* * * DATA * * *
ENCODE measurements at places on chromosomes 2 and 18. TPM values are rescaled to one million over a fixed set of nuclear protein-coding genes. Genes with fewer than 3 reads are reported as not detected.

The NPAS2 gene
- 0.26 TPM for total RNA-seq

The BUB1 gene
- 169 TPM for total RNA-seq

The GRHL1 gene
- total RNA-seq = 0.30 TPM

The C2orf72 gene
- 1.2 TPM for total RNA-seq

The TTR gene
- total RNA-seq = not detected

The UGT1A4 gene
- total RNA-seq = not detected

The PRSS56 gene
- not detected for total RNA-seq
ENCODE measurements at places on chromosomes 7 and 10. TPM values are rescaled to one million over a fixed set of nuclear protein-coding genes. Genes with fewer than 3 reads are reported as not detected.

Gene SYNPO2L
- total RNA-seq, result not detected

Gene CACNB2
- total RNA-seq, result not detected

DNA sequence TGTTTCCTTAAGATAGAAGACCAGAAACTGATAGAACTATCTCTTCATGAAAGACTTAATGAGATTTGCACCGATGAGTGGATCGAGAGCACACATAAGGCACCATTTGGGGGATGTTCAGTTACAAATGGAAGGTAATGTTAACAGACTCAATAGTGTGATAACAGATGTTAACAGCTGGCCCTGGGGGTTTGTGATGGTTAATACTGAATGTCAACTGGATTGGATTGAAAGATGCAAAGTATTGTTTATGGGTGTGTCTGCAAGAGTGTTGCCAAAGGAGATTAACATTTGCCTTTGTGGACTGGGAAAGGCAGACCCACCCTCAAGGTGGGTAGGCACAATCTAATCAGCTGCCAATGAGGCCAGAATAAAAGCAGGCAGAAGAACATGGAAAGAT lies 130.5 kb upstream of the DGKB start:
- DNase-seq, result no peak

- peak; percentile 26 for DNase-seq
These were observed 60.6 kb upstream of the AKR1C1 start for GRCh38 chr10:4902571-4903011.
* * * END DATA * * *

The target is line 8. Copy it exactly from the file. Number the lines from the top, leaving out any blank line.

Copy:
The C2orf72 gene